Sunday, February 9, 2020

Legislative Update - Ban on Modern Sporting Rifles Reports from House Committee

House Public Safety Committee
Photo by Richmond Times Dispatch
The House Public Safety Committee met Friday to take up bills heard in subcommittee and to hear HB961, Governor Northam's bill to ban modern sporting rifles (referred to by the gun ban lobby as "assault weapons"), ammunition magazines that hold more than 10 rounds as well as firearms that are capable of holding such a magazine, and banning suppressors. As introduced it would have required individuals that own these firearms to register them with the State Police. Last night, VSSA was made aware that a substitute would be introduced that removed the registration part, but the bill still contained language that would require Virginians to either turn over or destroy ammunition magazines that hold over 12 rounds by January 1st, 2021 or become a felon. When you click the link to the bill above, you should scroll down to 18.2-308.9. Importation, sale, transfer, etc., of assault firearms prohibited; penalty. to see the definition of what would constitute an "assault firearm".

After about 30 minutes of testimony and debate (you can see the entire discussion in the video at the end of this newsletter) the committee voted 12-9 on a party line vote to report the bill. At that time, a number of the people in the audience stood up and shouted "We will not comply." The chairman appeared shocked that this was occurring, called a member of the Capitol Police to the dais, and told him to clear the room. It was later learned that the video stream of the committee stopped at this point and did not resume until the room was cleared and the committee was ready to take up the final bill on the agenda without any opportunity for public comment.

As of Tuesday, it was not even clear that this bill would be heard. There are some Democrats in the House that are not comfortable with this even after the amendments. But the Governor wants to go 8 for 8 on his gun control bills and it appears he has forced the House to move the bill and at the same time, put members of the Senate in the position of opposing the Governor, or rejecting the pleas of their constituents on this issue. There are at least four members of the State Senate who are on record as not supporting this policy. The bill has to clear the House by the time the House adjourns on Tuesday as each side can only take up legislation that originated in the other house beginning on Wednesday.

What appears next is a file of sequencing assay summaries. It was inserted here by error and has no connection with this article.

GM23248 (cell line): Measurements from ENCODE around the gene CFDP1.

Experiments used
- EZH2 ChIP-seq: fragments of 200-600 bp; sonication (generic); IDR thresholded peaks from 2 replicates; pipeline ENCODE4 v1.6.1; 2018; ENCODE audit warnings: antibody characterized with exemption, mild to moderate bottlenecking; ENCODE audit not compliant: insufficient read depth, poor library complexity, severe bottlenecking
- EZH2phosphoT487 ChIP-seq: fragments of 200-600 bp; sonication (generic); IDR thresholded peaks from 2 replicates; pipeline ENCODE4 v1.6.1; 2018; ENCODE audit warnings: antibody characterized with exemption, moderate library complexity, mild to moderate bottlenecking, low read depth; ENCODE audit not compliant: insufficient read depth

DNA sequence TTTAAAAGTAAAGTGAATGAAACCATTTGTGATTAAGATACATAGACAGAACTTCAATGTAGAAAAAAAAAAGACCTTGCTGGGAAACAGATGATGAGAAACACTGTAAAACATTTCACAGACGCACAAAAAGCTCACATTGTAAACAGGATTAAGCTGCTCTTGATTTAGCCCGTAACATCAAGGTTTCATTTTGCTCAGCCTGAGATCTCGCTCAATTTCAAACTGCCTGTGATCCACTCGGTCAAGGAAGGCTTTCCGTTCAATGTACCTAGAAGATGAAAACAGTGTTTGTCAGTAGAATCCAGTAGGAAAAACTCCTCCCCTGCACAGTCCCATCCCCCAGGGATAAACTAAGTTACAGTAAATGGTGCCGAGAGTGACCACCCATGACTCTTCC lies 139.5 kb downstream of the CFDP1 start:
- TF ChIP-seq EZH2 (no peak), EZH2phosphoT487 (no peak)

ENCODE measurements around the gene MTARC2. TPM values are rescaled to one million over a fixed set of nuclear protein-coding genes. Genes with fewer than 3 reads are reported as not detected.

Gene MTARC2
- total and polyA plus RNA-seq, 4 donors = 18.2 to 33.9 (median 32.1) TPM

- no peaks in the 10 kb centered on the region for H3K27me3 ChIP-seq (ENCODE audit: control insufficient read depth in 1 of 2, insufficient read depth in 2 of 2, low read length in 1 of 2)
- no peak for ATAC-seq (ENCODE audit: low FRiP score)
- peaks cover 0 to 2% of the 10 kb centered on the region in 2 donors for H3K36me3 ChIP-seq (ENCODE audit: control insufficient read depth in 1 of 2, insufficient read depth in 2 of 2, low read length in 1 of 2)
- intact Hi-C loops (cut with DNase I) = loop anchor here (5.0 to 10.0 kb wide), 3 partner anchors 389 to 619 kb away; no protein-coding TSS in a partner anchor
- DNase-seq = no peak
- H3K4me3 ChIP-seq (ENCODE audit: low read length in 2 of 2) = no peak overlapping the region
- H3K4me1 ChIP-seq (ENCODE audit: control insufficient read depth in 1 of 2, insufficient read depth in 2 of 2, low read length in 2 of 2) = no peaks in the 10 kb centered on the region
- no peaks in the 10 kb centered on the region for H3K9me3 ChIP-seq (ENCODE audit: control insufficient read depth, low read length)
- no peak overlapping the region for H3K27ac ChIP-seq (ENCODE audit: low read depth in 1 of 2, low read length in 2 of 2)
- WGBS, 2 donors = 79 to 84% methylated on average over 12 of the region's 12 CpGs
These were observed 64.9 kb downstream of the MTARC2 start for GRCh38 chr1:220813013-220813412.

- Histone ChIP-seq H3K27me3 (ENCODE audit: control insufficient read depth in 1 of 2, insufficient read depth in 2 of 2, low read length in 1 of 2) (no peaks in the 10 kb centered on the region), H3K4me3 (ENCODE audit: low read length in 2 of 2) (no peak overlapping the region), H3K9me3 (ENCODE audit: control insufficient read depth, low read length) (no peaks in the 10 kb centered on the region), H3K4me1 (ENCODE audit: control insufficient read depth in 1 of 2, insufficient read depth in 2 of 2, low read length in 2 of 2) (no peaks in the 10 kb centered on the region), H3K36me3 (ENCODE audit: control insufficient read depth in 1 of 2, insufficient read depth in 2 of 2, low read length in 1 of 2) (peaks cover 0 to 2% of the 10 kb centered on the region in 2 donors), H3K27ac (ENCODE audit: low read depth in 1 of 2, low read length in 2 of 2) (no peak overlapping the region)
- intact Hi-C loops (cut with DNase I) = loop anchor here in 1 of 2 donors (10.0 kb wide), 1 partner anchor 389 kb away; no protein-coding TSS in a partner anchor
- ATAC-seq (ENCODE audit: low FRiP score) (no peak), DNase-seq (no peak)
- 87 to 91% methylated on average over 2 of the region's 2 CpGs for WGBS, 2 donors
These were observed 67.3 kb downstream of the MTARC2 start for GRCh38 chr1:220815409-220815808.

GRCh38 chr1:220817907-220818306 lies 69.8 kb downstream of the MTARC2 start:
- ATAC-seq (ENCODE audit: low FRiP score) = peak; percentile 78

Other bills passed in House Public Safety were:

HB264. The bill as introduced would remove the option of completing the training required to apply for a concealed handgun permit (CHP) through online courses. As amended in committe, it removes the options of completing the training through an NRA Certified instructor and instead only allows training provided by a "state certified" trainer.

HB600 Family day homes; storage of firearms. This bill requires family day homes (in-home childcare etc) to have firearms unloaded and ammunition locked up separately when in operation.

HB1288 Firearms; purchase, possession, etc., following two or more misdemeanor convictions.

HB1499 Virginia Gun Violence Intervention and Prevention Fund; created. (The Senate version of this bill was amended to remove the reference to guns)

In other legislative news for Friday:

SB71 Firearms on school property. Adds public, private, or religious preschools and child day centers that are not operated at the residence of the provider or of any of the children to the list of schools where possessing a firearm on school property or on a school bus is prohibited. Under current law, the list of such schools only includes public, private, or religious elementary, middle, or high schools. Passed the Senate 21-18

SB14 Trigger activators; prohibition; penalty. This bill was engrossed and passed to third reading (final passage). This bill was amended in committee to mirror the federal bump stop regulation.

SB 67 Firearms; reporting those lost or stolen, civil penalty. This bill requires that an individual report a lost or stolen firearm within 24 hours of knowing such has occurred or face a civil penalty of $250. It was read for the first time and passed to second reading.

SB543 Firearms shows; mandatory background check. This bill makes the background check on private sales at guns shows mandatory. Currently it is voluntary. Not sure why this bill is necessary since the "universal" background check passed the senate. This bill was read for the first time today and passed to second reading.

Three are no firearm related bills on Monday's docket in Senate Judiciary.

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